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The justification for a behavioral explanation of African AIDS was found not in careful empirical studies but in hypothetical arguments based on a powerful racial metaphor that portrays Africans as a special case. The literature that formed the basis of AIDS policy is characterized by sweeping generalizations about an imagined pan-African culture of sex as a commodity and fertility as a duty to one's ancestors. Unlike most scientific and social science work, the literature on African sexuality relies on suggestive language, double-entendre and innuendo. It also resembles a pyramid scheme, since almost all works cite the same few anthropological studies of the 1980s that designate Africa as the "domain of Homo Ancestralis," a hypothetical early stage of human development in which sexual relations were unencumbered by Eurasian patriarchy. The social science literature on "African sexuality" exhibits much lower standards of proof than would be required for publications on European or North American subjects. The momentum of Western stereotypes clothed in social science jargon compensates for the empirical weaknesses of the works. The use of species terminology in the designation of Africans as Homo Ancestralis is a metaphor that inescapably carries the intellectual baggage of nineteenth-century racial science, which maintained that Africans were a genetically distinct species from Europeans. The ease with which the image of hypersexualized Africans was incorporated into AIDS policy indicates the persistent force of this nineteenth-century racial view. The emphasis on racial difference is evident in the terminology used to describe multipartnered sex in Africa and in the West. Africans are described as being polygamous, which lends an exotic air and marks Africans as the social "other," whereas Westerners simply have multiple partners.
By the almost exclusive emphasis on behavior modification, AIDS research and policy for sub-Saharan Africa implicitly incorporate the assumption that behavior explains the differences in HIV prevalence between African countries and rich countries without examining its implausible conclusions. How much sex are we talking about that would produce, in the absence of other factors, prevalence of HIV in Botswana that is over fifty times that of the United States, eighty times that of France and 1,000 times that of Cuba? It was not until 1999 that the central tenet was tested; a study published by UNAIDS showed no correlation between rates of sexual behavior and prevalence of HIV.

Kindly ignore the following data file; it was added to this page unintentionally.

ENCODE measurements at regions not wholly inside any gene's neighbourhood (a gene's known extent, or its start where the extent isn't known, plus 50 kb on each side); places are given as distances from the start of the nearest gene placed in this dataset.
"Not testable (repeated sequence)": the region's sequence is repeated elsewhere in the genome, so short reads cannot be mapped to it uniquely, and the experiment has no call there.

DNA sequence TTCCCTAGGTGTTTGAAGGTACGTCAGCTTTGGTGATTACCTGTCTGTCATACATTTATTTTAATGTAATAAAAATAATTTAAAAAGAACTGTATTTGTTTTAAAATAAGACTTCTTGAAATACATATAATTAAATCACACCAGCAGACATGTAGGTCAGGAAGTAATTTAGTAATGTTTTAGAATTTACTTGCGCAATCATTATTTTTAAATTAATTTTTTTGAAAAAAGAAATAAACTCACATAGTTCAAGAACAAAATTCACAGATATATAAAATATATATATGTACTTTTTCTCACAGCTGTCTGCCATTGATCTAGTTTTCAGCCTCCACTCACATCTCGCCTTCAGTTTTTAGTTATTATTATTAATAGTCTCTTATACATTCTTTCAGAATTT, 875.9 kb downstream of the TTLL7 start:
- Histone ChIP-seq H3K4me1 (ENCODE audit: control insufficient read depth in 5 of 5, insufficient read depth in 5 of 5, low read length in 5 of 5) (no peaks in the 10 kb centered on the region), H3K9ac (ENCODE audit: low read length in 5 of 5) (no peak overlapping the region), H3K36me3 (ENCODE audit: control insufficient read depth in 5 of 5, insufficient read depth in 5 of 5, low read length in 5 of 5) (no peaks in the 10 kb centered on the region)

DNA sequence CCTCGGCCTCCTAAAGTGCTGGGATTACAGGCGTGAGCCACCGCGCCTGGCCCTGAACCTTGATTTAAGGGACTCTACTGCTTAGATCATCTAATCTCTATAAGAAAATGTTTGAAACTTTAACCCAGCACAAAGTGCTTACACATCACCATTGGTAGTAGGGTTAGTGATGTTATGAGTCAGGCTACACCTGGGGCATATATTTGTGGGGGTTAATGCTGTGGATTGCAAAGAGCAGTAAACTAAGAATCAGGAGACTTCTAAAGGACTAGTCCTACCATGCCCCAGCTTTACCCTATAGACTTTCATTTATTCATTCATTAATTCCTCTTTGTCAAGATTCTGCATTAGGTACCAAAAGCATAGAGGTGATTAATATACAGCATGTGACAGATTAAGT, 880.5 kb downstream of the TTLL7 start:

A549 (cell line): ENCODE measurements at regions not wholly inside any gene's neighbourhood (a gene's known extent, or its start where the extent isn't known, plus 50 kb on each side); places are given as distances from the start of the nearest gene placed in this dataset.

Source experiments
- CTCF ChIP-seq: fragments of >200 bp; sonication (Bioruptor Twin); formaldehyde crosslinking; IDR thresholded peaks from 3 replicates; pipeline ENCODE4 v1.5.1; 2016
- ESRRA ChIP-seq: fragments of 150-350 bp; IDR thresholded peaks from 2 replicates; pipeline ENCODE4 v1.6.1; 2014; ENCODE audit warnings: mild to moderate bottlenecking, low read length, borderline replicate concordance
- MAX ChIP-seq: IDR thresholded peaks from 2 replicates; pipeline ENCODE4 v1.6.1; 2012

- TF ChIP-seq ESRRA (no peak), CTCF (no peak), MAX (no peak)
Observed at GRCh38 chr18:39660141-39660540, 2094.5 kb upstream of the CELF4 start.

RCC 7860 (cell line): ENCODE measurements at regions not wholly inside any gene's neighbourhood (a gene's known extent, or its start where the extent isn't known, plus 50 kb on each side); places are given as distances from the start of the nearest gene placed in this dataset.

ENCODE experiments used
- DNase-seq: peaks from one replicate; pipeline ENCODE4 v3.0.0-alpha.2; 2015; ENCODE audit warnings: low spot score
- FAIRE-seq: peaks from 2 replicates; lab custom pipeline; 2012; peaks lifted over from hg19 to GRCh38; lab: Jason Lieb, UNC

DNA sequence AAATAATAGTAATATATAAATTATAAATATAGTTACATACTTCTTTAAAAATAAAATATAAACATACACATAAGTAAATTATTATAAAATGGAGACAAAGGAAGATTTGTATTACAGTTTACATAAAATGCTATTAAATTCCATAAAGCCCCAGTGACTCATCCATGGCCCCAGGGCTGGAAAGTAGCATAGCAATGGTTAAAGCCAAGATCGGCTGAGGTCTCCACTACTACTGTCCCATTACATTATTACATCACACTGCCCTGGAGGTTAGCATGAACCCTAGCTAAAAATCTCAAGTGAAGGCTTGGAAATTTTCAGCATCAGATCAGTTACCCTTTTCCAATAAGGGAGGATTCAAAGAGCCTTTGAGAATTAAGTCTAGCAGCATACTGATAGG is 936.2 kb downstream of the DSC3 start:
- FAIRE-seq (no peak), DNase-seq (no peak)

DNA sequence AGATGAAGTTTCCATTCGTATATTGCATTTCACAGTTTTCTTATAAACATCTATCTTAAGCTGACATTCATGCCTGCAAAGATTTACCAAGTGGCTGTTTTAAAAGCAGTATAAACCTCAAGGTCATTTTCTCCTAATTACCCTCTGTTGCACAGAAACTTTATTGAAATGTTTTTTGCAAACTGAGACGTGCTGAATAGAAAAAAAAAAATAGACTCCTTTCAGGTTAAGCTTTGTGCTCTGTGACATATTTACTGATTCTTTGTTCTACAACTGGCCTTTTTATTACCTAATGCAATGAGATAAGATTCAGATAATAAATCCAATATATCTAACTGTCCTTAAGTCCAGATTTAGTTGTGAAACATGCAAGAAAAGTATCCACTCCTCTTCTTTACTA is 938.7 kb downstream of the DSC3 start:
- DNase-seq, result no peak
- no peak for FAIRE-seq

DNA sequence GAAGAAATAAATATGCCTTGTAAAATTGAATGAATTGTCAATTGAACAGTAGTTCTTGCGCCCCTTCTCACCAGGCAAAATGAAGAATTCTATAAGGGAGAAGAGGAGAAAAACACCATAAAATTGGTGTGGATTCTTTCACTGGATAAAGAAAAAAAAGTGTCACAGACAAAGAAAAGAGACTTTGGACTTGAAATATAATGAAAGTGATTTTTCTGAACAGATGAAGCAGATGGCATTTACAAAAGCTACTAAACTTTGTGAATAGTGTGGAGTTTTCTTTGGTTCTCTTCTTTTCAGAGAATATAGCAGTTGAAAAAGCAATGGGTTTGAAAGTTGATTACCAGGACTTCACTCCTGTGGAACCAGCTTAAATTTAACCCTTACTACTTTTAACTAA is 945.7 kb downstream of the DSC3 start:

There are significant levels of unprotected multipartnered sex in the United States and Europe, as evidenced by serious epidemics of other STDs, such as herpes-2 and chlamydia. In spite of the level of unprotected sex, there has not been a heterosexual epidemic of AIDS in the rich countries. Among otherwise healthy, well-nourished people in industrialized countries, heterosexual transmission of HIV is relatively rare–about one in 1,000 contacts between an HIV-positive female and an HIV-negative male, and about one in 300 contacts between an HIV-positive male and an HIV-negative female.
Since the African epidemic is heterosexual, it is clearly different from that of the West, a fact that was noticed by South African President Thabo Mbeki. He had the temerity, as some Western scientists viewed it, to ask how conditions of poverty in Africa affect the development of HIV/AIDS. It was a very conventional epidemiological question, well within the bounds of standard research. His question was treated, however, as heresy by at least a vocal minority of mainstream scientists, who seemed to regard any inquiry as beyond his prerogative. Spurned by the mainstream, Mbeki turned to scientists on the fringe of AIDS research who were eager for an audience. South Africa lost valuable time in addressing the AIDS crisis as the government vacillated and explored dead ends.